The virtual pond in “Eau de Jardin” becomes a mirror of the “reality” of virtuality. Just as Monet succeeded in creating two layers of virtuality by blurring the borders between “real” interpreted plant images and their reflected image in the water’s surface, “Eau de Jardin” tries to create several layers of virtuality by blurring the borders between real plants, virtual plants on the screen and their reflected virtual image in the virtual water’s surface.
Mariano Sardón, Mariano Sigman
The Wall of Gazes
“The Wall of Gazes” is a six screens installation in which visitors can see how portrait images are built in time by the gazes of many people together.
The gaze movements were captured by an eye tracker device with the participation of people doing an eye tracker experiment at the Neuroscience Laboratory in Buenos Aires. Participants were sat in front of a portrait image displayed in front of them during 8 sec. and the eye tracker device recorded the movement of their eyes around the face image.
All the paths of gazes were superimposed for each portrait and a HD video is generated reproducing all at the same time.
“The wall of Gazes” aims to engage people with those parts of the face that are really seen and those parts that remains “unseen” while attention is focused elsewhere on the portrait; it appeals to the root of knowledge of others, their face, its manner and appearance into us.
The installation consists of several monitors camouflaged as cabin windows. The video images show ocean waters, drifting materials such as abandoned and polluted objects, symbolizing detachment and alienation from mainstream cultural domains. The objects drift between sea bottom and sea level creating a sense of movement and instability. The drifting materials remind us of the remnants of different cultures and times. Sometimes they clash against the windows, and float away at other times, resonating between the viewers and the objects. Video images are activated according to the audience presence and movement via sensors.
Evgeniya Dolinina, Vera Konyashova, Roman Kutnov, Alexander Leshchev, Gleb Nechyaev, Marina Ragozina, Maria Sokol, Vladislav Sheshalevich. With participation of Sergey Ogirya
The Death of Tarelkin
Interactive installation “The Death of Tarelkin” was created as an extension of the same-name performance premiered on 26—27th of June in Moscow and 10th of July in Saint Petersburg and became of the brightest events in theater sphere in two capitals. The project refreshes classical play by Alexandre Sukhov-Kobilin and transforms the original into mocumentary play based on sensational affair with Edward Snowden.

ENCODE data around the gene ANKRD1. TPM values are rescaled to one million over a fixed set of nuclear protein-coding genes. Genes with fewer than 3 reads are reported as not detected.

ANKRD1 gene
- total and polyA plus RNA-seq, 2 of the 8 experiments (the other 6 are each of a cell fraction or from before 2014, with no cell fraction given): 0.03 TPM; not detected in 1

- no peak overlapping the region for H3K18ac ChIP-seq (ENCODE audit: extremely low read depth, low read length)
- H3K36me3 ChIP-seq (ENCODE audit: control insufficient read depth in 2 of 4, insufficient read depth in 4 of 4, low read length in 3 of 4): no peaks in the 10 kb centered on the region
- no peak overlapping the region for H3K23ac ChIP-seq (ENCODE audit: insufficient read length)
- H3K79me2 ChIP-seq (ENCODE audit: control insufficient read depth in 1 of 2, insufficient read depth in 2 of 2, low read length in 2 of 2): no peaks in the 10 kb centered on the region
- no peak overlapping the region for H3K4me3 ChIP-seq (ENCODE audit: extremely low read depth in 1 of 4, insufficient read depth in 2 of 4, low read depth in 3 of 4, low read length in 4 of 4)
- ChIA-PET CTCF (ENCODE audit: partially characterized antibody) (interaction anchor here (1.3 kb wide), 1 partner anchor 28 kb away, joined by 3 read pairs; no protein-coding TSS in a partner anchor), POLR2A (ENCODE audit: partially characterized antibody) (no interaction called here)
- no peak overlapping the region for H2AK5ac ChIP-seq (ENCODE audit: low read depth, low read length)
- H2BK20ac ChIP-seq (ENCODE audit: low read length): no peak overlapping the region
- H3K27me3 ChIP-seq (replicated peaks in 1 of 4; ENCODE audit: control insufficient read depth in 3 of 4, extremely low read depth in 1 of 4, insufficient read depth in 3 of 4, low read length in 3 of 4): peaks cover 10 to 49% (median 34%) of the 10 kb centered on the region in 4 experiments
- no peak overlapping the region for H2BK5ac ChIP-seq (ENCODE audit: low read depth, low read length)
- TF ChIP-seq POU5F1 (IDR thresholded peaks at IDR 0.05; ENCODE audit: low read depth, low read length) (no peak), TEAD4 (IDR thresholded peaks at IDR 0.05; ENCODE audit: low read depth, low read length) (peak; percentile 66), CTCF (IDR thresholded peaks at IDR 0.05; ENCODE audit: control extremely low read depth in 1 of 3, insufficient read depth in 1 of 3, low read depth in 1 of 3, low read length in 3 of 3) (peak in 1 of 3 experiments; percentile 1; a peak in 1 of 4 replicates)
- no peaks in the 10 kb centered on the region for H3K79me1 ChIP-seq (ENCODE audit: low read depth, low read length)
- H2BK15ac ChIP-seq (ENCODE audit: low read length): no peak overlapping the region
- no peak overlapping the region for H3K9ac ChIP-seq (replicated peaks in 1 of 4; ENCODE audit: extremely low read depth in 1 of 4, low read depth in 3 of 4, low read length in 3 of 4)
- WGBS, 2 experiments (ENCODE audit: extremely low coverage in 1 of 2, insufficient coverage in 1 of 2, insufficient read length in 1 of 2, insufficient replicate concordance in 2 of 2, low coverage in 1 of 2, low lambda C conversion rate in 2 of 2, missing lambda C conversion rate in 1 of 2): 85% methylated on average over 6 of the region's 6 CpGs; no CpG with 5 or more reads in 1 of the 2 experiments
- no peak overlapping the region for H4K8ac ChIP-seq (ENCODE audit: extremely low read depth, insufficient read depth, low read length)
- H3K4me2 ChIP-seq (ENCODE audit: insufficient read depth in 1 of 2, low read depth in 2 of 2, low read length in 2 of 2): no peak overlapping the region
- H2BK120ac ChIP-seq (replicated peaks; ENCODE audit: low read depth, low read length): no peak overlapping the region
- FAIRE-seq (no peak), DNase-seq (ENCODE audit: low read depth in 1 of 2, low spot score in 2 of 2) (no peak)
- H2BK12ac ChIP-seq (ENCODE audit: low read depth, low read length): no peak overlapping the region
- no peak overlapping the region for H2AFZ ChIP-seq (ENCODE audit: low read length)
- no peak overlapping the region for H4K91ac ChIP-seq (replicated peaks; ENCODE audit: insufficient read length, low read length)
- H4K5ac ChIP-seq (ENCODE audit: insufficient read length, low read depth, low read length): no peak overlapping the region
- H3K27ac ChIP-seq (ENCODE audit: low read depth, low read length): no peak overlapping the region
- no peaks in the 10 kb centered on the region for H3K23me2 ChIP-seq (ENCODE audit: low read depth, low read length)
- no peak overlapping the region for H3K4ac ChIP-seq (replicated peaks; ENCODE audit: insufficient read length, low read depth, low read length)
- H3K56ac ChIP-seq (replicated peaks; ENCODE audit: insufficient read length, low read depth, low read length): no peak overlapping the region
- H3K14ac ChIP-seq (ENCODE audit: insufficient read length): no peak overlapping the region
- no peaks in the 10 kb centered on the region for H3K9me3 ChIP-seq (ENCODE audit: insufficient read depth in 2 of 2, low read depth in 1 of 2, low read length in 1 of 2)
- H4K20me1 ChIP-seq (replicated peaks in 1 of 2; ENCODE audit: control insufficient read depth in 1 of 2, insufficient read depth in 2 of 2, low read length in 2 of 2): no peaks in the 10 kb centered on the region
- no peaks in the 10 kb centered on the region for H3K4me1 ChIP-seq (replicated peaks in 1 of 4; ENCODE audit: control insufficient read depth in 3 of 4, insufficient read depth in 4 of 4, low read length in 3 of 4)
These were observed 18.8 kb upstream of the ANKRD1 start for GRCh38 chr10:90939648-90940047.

Installation continues to investigate illusion opportunities of human body and brain, human identity in the frame of disrupted space and time. At the same time critical issues of contemporary society lay in the basis of it, especially the issues of personal data protection and search for the balance between governmental safety and personal boarders of privacy.
The project main point is an interaction between viewer and installation. Participants are encouraged to put on his head neurosensors, that read brain signals, and try to relax, despite the intense audiovisual environment in which they find themselves. The winner is one who managed to minimize his or her brain activity and thus get closer the ball-indicator.
Photography appears at the moment of interaction between a photographer and the surrounding reality, its reinterpretation. Photography relates to reality but does not constitute its part, on the contrary, it grasps reality, arises from it, but, being transformed by the photographer’s gaze, it goes beyond its boundaries and overcomes reality. At this very moment an imaginary space of photography emerges.
What is an imaginary space and what is reality? In what context can we discuss them and comprehend them? For me, these questions are related to the mathematical context, and a connection between photography and mathematics reveals itself through them. In the world of math there are imaginary numbers that are not used in real life. They were created to solve mathematical tasks, and the space of these numbers was entirely designed by mathematicians. In this space it is possible to solve any equation, and the basis of the “construction” is an assumption that we are able to go beyond the boundaries of the real axis, to overcome it. In math it is possible to see the so-called imaginary numbers, but can we see the imaginary in photography?
I place photography into this infinite imaginary space and connect two layers — the visual and the mathematical — inviting the spectator to enter another reality through through the screens interaction.